Our board may also grant stock options to purchase shares of our common stock and/or restricted stock awards shortly after consummation of the spin-off under a newly-established equity incentive plan.

Record date
The record date for the distribution is 5:00 p.m., New York City Time, on , 2017.
Distribution date
The distribution date is, 2017.
The spin-off
On the distribution date, SEACOR Holdings will release all of the shares of SEACOR Marine common stock to the distribution agent to distribute to SEACOR Holdings stockholders. The distribution of shares will be made in book-entry form. It is expected that it will take the distribution agent up to 10 days to electronically issue shares of SEACOR Marine common stock to you or your bank or brokerage firm on your behalf by way of direct registration in book-entry form. However, your ability to trade the shares of our common stock received in the distribution will not be affected during this time. You will not be required to make any payment, surrender or exchange your shares of SEACOR Holdings common stock or take any other action to receive your shares of SEACOR Marine common stock.
Trading market and symbol
We have applied to list our common stock on the NYSE under the ticker symbol “SMHI.” We anticipate that, shortly prior to the record date for the distribution, trading of our common stock will begin on a “when-issued” basis and will continue up to and including the distribution date. See “The Spin-Off–Manner of Effecting the Spin-Off.”
Dividend policy
While we do not intend on paying a dividend to our stockholders for the foreseeable future, holders of shares of SEACOR Marine common stock will be entitled to receive dividends when, or if, declared by SEACOR Marine’s board of directors out of funds legally available for that purpose. See “Dividend Policy.”
Tax consequences to SEACOR Holdings stockholders
SEACOR Holdings stockholders are not expected to recognize any gain or loss for U.S. federal income tax purposes as a result of the distribution except with respect to cash received in lieu of a fractional share of SEACOR Marine common stock. See “The Spin-Off–Material U.S. Federal Income Tax Consequences” for a more detailed description of the U.S. federal income tax consequences of the distribution. Each stockholder is urged to consult his, her or its tax advisor as to the specific tax consequences of the distribution to that stockholder, including any U.S., state, local or foreign income tax consequences of the distribution.

16


Certain restrictions
In general, under the Tax Matters Agreement we will enter into with SEACOR Holdings, we may not take any action that would jeopardize the favorable tax treatment of the distribution. In addition, except in certain specified transactions, we may not, during a two-year period following the distribution, sell or issue a substantial amount of, or redeem, our equity securities, sell or dispose of a substantial portion of our assets, liquidate or merge or consolidate with any other person unless we have obtained the approval of SEACOR Holdings or provided SEACOR Holdings with an IRS ruling or an unqualified opinion of tax counsel to the effect that such sale, issuance or redemption or other identified transaction will not affect the tax-free nature of the distribution.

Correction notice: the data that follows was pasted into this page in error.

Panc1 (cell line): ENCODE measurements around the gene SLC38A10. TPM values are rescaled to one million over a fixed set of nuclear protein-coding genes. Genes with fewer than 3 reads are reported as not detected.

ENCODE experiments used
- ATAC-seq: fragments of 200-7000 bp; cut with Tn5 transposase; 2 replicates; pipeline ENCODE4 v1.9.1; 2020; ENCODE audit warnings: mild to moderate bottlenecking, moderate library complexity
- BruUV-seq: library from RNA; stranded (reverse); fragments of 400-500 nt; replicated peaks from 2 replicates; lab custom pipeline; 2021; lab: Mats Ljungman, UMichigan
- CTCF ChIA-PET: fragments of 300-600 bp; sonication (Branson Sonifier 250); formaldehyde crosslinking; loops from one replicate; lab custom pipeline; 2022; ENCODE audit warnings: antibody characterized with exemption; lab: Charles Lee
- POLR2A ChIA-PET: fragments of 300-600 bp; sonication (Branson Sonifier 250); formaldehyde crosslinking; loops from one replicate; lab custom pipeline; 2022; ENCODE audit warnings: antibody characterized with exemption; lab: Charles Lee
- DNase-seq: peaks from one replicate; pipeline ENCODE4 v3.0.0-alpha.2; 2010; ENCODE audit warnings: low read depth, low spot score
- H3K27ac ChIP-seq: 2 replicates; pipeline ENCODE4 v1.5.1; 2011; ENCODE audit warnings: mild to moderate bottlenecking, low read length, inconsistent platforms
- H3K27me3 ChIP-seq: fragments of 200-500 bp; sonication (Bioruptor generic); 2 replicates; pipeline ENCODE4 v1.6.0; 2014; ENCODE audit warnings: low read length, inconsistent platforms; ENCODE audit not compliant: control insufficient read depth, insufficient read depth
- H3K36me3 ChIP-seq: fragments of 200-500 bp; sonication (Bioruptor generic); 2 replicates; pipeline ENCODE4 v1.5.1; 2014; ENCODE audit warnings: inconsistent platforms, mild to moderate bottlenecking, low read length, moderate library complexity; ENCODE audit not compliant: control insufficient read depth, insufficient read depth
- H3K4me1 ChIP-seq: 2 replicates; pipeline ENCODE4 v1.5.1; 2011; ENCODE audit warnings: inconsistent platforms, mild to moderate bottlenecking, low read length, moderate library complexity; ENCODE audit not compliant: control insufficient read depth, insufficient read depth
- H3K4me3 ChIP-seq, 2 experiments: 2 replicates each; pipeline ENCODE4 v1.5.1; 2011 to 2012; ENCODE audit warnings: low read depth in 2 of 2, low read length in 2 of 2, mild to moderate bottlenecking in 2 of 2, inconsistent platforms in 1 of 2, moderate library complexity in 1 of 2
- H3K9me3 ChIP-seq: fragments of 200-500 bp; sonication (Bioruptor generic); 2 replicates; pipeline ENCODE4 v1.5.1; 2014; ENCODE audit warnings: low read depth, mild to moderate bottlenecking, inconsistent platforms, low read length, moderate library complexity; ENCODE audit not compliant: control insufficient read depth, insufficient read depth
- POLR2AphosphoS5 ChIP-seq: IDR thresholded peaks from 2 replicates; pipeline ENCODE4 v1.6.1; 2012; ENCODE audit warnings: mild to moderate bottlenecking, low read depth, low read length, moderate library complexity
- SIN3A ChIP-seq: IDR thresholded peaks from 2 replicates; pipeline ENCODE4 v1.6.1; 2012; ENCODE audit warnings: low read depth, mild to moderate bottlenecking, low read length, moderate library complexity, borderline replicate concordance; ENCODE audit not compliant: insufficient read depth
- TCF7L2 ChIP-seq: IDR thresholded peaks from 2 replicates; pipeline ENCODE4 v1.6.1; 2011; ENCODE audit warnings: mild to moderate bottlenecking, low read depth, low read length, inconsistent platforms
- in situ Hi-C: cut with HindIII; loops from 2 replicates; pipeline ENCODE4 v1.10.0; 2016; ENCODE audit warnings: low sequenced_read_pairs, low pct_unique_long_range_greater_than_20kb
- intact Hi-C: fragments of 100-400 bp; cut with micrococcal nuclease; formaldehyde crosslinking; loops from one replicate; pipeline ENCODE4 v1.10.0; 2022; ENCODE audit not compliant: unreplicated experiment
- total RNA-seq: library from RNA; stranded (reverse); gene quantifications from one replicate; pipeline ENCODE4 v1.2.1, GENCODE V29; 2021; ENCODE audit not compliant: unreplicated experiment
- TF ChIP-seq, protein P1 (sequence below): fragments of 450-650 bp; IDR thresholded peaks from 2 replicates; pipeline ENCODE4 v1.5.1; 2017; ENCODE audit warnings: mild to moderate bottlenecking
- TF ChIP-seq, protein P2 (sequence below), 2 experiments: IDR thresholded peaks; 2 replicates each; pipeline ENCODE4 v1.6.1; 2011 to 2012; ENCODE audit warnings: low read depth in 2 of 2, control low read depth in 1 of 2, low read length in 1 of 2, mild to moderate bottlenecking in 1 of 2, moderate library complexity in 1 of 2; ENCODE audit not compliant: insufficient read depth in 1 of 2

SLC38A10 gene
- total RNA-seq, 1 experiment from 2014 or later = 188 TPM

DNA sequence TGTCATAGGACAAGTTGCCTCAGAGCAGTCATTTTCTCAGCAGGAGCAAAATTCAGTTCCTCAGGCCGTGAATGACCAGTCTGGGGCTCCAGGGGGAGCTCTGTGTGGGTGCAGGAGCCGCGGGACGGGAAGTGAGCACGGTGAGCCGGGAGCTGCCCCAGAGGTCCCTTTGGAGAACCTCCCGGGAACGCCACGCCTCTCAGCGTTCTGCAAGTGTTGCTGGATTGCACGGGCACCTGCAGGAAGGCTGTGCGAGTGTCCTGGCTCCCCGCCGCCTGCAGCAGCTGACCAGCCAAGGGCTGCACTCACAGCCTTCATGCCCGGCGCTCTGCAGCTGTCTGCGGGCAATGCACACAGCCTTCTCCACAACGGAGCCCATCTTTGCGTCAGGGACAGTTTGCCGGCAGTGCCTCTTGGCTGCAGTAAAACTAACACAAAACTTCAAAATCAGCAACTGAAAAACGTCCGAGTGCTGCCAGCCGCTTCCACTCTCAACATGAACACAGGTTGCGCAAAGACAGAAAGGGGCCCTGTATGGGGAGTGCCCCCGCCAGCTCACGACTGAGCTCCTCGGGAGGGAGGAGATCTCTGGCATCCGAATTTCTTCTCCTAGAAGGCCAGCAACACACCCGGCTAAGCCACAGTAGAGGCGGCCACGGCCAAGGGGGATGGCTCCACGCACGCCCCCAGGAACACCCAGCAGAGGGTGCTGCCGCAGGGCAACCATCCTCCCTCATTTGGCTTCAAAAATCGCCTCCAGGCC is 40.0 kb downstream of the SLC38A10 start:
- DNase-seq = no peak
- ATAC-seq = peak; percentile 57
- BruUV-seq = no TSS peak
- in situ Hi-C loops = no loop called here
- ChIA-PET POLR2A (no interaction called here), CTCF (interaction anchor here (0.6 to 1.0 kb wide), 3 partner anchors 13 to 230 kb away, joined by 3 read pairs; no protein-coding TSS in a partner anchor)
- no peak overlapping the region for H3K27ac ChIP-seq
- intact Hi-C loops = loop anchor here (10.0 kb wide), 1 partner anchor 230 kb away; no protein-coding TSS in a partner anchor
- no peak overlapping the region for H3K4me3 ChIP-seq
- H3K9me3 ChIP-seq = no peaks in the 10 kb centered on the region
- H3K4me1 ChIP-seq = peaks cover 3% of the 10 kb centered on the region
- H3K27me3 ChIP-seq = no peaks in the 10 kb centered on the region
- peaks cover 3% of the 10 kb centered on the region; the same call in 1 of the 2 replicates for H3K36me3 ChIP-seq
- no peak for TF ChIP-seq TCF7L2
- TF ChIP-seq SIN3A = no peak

Transfer Agent
American Stock Transfer & Trust Company, LLC.
Risk factors
You should carefully consider the matters discussed under the section entitled “Risk Factors” in this Information Statement.


17


SUMMARY HISTORICAL FINANCIAL DATA
The following tables set forth our summary historical financial data as of and for the periods indicated. We derived the summary historical financial data presented below as of December 31, 2016 and 2015 and for the years ended December 31, 2016 , 2015 and 2014 from our audited consolidated and combined financial statements included elsewhere in this Information Statement.
We were formed on January 1, 2015 to hold the assets of SEACOR Holdings that comprised its offshore marine business segment. Our financial statements for periods prior to January 1, 2015 represent the combined results of operations, financial condition and cash flow of the group of entities that comprised SEACOR Holdings’ offshore marine business segment for those prior periods.
Our historical results are not necessarily indicative of future operating results. Certain expenses of SEACOR Holdings reflected in our financial data were allocated to us for certain functions, including general corporate expenses. These expenses will likely not be representative of the future costs we will incur as an independent public company. In addition, our historical results do not reflect changes that we expect to experience in the future as a result of our separation from SEACOR Holdings, including changes in our cost structure, personnel needs, tax structure, financing and business operations necessary to allow us to operate as a stand-alone public company. You should read the information set forth below in conjunction with “Selected Historical Consolidated and Combined Financial and Other Data,” “Management’s Discussion and Analysis of Financial Condition and Results of Operations” and the historical consolidated and combined financial statements and the related notes included elsewhere in this Information Statement.